Yet his death does not mark the end of our effort. There’s no doubt that al Qaeda will continue to pursue attacks against us. We must –- and we will — remain vigilant at home and abroad.
As we do, we must also reaffirm that the United States is not –- and never will be -– at war with Islam. I’ve made clear, just as President Bush did shortly after 9/11, that our war is not against Islam. Bin Laden was not a Muslim leader; he was a mass murderer of Muslims. Indeed, al Qaeda has slaughtered scores of Muslims in many countries, including our own. So his demise should be welcomed by all who believe in peace and human dignity.
Over the years, I’ve repeatedly made clear that we would take action within Pakistan if we knew where bin Laden was. That is what we’ve done. But it’s important to note that our counterterrorism cooperation with Pakistan helped lead us to bin Laden and the compound where he was hiding. Indeed, bin Laden had declared war against Pakistan as well, and ordered attacks against the Pakistani people.
Tonight, I called President Zardari, and my team has also spoken with their Pakistani counterparts. They agree that this is a good and historic day for both of our nations. And going forward, it is essential that Pakistan continue to join us in the fight against al Qaeda and its affiliates.
The American people did not choose this fight. It came to our shores, and started with the senseless slaughter of our citizens. After nearly 10 years of service, struggle, and sacrifice, we know well the costs of war. These efforts weigh on me every time I, as Commander-in-Chief, have to sign a letter to a family that has lost a loved one, or look into the eyes of a service member who’s been gravely wounded.
So Americans understand the costs of war. Yet as a country, we will never tolerate our security being threatened, nor stand idly by when our people have been killed. We will be relentless in defense of our citizens and our friends and allies. We will be true to the values that make us who we are. And on nights like this one, we can say to those families who have lost loved ones to al Qaeda’s terror: Justice has been done.
Tonight, we give thanks to the countless intelligence and counterterrorism professionals who’ve worked tirelessly to achieve this outcome. The American people do not see their work, nor know their names. But tonight, they feel the satisfaction of their work and the result of their pursuit of justice.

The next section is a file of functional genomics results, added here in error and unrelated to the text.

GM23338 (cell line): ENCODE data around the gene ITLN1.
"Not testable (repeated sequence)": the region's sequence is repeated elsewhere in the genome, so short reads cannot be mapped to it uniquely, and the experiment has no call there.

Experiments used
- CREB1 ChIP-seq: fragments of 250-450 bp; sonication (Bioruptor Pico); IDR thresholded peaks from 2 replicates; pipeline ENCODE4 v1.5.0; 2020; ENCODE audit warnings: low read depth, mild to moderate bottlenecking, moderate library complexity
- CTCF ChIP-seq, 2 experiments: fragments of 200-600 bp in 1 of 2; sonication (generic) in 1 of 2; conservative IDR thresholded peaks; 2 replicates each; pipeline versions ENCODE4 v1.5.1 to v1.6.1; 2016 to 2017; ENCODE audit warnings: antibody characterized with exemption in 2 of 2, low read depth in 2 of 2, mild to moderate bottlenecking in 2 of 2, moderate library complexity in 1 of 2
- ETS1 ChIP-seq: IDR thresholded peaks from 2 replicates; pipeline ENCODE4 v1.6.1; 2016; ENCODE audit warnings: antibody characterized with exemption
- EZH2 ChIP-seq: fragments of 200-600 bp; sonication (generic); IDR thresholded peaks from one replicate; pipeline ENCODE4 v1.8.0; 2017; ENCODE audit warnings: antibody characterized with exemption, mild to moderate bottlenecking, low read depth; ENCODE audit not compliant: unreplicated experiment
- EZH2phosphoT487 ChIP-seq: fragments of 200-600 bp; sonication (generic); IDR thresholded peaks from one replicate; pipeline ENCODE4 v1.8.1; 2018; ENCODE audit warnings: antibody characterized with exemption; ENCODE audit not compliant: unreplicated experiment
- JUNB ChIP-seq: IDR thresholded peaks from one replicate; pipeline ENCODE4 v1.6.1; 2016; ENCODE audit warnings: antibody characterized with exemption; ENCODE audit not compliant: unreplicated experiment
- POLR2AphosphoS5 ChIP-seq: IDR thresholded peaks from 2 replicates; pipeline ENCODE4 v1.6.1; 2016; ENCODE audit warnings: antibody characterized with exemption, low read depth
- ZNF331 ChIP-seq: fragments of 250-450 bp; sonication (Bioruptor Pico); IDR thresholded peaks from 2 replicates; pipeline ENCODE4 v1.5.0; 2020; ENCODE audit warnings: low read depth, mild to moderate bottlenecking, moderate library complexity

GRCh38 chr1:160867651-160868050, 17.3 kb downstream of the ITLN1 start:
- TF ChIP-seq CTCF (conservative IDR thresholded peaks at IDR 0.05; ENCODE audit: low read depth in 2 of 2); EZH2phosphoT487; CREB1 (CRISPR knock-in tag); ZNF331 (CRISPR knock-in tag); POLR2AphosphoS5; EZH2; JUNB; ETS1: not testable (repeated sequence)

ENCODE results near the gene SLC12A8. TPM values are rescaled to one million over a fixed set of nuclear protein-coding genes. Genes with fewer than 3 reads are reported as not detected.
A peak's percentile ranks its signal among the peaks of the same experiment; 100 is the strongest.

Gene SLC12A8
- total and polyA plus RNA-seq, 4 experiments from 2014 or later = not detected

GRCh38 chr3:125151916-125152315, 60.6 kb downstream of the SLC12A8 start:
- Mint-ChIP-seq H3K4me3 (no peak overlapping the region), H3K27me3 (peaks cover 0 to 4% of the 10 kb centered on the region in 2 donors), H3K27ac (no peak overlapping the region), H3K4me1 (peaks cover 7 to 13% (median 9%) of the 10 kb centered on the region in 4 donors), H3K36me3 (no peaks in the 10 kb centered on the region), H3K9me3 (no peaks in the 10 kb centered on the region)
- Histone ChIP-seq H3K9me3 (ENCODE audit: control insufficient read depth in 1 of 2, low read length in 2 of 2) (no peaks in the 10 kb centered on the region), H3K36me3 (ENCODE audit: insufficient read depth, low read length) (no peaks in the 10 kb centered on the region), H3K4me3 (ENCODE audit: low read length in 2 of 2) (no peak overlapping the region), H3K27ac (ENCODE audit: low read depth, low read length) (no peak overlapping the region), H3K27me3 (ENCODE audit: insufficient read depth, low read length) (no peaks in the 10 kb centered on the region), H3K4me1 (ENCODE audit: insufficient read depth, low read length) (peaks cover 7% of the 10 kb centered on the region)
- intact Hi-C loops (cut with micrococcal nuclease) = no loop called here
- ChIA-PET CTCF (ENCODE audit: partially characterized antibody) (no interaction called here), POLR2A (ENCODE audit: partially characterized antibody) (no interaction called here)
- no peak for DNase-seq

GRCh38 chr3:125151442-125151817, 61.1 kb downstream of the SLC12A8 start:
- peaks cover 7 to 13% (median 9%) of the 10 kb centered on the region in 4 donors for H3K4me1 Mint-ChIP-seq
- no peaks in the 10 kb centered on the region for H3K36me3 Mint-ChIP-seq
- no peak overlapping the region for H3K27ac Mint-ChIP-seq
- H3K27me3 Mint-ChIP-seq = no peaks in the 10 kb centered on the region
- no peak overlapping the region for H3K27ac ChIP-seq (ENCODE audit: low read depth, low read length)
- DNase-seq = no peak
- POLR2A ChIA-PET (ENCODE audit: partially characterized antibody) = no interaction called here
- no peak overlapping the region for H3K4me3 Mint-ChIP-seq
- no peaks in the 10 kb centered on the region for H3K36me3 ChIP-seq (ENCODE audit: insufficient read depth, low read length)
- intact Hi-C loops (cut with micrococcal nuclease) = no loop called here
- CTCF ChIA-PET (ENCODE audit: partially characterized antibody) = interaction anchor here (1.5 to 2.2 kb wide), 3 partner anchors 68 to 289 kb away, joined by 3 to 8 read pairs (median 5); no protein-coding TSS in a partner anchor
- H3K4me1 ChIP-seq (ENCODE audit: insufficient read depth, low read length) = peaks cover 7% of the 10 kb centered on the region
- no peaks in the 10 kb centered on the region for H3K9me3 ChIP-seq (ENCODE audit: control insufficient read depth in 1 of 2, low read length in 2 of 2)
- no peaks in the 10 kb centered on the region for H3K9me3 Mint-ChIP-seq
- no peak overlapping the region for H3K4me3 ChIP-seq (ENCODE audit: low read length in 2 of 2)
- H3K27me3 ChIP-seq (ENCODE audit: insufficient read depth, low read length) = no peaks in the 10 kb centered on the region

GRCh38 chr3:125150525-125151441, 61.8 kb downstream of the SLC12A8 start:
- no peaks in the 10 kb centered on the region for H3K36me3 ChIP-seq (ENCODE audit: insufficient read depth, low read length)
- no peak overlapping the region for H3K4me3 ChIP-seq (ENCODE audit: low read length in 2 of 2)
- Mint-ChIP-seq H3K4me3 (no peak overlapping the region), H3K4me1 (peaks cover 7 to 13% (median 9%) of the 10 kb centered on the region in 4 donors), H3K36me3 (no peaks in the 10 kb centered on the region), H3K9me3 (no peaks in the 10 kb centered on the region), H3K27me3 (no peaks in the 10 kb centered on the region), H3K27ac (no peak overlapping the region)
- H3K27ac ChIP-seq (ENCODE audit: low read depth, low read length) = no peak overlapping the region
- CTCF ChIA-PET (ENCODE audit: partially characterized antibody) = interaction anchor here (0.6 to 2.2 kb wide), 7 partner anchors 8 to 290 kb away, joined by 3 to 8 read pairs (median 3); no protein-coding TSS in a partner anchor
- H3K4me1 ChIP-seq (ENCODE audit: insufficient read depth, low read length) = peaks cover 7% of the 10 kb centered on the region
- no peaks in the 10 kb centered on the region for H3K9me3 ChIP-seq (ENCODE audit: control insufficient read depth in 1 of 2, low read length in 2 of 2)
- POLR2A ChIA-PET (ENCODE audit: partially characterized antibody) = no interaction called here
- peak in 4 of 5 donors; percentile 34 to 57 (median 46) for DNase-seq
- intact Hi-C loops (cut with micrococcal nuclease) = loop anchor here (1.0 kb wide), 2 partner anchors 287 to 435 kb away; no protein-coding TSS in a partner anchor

We give thanks for the men who carried out this operation, for they exemplify the professionalism, patriotism, and unparalleled courage of those who serve our country. And they are part of a generation that has borne the heaviest share of the burden since that September day.
Finally, let me say to the families who lost loved ones on 9/11 that we have never forgotten your loss, nor wavered in our commitment to see that we do whatever it takes to prevent another attack on our shores.
And tonight, let us think back to the sense of unity that prevailed on 9/11. I know that it has, at times, frayed. Yet today’s achievement is a testament to the greatness of our country and the determination of the American people.
The cause of securing our country is not complete. But tonight, we are once again reminded that America can do whatever we set our mind to. That is the story of our history, whether it’s the pursuit of prosperity for our people, or the struggle for equality for all our citizens; our commitment to stand up for our values abroad, and our sacrifices to make the world a safer place.
Let us remember that we can do these things not just because of wealth or power, but because of who we are: one nation, under God, indivisible, with liberty and justice for all.
Thank you. May God bless you. And may God bless the United States of America.”—
President BARACK OBAMA, in televised remarks tonight.
Osama is dead, a little under ten years after he committed the murder of nearly 3,000 Americans.